Our journey ahead depends on the selfless sacrifices to participate in critical actions and events. Putting others and the community before yourself. If we light a fire inside us that truly believes that we can win, we will. However, if we allow ourselves for just a moment to think it is impossible, or impractical – that no one else in my community cares, so why try – then we will fail. Then, the next generation of leaders from your community will be in no different place than you are now.

Yet, we stand here today, defiant against all odds, because of your predecessors making the decision to get involved with this coalition. Because they understood the importance of regional and state communication, of leveraging our power together as young activists.

It may take a while for some youth to realize the power they have. For some it may never happen. But we must find the strength to realize that we can be some of our community’s swiftest and most effective troops on the front lines. We are creative, mobile, and adaptive.

It is important for us to take ownership that some youth can be immensely apathetic and defeatist to this work. It’s hard to blame them, after years of being socialized to be disempowered by others and even themselves. I have found young people will say no to community engagement up to 95% of the time. Which is frustrating at first. Then it’s confusing, then disappointing, and then simply bewildering, to meet other young people who would rather have a bake sale than testify at City Hall for an LGBTQ justice ordinance. But we have to be patient, meet them where they are, and try to find ways to move forward with them. After helping power-up others and identifying the youth leaders who are ready to take the plunge forward into this work, a team will be in place that can never be stopped.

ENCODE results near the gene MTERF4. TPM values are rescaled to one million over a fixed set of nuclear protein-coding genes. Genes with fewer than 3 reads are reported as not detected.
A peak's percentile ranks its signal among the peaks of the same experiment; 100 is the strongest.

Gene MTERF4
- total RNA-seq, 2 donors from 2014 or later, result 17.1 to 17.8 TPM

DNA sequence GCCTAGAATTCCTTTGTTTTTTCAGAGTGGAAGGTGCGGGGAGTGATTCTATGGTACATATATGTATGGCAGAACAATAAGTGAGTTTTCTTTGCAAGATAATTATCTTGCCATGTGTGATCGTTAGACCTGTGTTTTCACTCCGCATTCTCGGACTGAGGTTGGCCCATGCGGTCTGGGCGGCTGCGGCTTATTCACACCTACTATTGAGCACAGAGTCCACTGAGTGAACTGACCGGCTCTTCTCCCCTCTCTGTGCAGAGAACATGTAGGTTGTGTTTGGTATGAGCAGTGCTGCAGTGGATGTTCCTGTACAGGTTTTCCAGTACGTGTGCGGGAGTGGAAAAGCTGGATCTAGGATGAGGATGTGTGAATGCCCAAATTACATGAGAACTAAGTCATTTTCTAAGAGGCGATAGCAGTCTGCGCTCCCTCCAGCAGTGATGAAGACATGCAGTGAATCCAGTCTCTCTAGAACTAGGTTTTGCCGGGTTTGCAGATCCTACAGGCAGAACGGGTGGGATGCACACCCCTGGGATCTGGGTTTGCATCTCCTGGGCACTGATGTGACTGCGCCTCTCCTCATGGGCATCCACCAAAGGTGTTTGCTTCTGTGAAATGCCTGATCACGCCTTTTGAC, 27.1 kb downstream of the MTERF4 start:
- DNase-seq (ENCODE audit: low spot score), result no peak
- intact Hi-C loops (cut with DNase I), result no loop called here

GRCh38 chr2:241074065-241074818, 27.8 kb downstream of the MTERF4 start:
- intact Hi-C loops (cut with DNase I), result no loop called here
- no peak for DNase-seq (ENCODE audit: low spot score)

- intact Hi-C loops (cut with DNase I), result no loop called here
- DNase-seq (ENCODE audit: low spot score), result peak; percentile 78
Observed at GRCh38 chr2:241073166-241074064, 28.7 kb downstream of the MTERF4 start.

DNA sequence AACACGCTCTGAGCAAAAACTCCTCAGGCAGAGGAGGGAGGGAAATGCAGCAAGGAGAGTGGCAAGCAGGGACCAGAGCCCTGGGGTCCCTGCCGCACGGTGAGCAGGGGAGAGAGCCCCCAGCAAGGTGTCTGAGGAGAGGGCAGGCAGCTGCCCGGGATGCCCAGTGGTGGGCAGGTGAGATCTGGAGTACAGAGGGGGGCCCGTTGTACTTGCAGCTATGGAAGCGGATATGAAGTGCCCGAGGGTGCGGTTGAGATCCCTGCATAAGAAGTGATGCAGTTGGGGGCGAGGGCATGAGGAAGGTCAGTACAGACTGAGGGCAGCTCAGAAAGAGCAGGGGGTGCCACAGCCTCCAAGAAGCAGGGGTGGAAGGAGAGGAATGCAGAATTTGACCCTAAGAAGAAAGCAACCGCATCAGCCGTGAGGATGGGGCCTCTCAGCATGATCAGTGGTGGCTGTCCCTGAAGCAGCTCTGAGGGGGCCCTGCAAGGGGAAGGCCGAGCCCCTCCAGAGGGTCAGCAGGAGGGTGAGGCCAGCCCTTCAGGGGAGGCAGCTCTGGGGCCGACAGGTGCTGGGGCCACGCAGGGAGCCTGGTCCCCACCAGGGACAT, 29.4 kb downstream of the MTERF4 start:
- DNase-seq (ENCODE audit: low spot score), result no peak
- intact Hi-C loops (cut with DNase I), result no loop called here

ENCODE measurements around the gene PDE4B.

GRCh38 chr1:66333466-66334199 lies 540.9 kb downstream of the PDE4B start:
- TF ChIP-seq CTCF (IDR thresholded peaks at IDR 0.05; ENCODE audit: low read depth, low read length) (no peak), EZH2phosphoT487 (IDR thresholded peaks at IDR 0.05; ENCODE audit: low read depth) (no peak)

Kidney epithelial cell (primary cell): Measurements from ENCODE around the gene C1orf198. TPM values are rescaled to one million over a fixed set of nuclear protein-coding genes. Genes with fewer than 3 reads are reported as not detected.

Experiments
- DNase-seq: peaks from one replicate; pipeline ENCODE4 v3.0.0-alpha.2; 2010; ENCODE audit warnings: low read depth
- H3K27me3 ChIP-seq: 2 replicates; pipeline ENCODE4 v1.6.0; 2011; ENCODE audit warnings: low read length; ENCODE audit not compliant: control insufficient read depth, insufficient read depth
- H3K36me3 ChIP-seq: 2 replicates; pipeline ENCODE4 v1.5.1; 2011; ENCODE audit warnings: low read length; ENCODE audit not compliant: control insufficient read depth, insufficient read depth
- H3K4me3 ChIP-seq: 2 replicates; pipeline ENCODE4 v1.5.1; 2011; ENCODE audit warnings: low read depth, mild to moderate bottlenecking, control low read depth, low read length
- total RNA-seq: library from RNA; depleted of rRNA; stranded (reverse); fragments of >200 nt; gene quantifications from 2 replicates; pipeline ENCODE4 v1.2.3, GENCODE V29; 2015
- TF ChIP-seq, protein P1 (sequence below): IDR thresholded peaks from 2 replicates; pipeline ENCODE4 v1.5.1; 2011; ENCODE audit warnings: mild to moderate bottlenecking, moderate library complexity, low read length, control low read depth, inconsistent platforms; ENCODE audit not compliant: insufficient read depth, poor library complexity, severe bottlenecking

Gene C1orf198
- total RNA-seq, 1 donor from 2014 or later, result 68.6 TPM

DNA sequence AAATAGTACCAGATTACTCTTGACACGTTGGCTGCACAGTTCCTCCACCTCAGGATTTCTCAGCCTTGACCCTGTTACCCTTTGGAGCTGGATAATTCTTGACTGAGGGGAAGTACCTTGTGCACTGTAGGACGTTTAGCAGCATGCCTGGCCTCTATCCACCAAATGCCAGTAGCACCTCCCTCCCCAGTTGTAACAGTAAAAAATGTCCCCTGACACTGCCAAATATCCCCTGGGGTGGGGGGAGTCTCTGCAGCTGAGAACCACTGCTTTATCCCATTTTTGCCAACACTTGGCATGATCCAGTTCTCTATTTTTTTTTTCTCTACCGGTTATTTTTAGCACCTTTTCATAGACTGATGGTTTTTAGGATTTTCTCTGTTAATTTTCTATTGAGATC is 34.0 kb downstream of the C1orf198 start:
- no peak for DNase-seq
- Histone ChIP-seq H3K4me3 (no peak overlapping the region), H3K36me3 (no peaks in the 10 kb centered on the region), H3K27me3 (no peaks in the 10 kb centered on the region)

‘Yes’ can be difficult. ‘Yes’ is a commitment. ‘Yes’ is time. ‘Yes’ is responsibility piled onto an already stressed schedule. But it is the first and most important ingredient necessary for change to take place in our communities. Indeed it is the only thing that has every allowed queer youth to take any steps forward.

This work is not easy. While we are students or youth with full-time responsibilities, we also pile on long nights writing press releases and policy memos, non-stop days in Harrisburg advocating for legislation, and long weekends on the road for meetings with other leaders.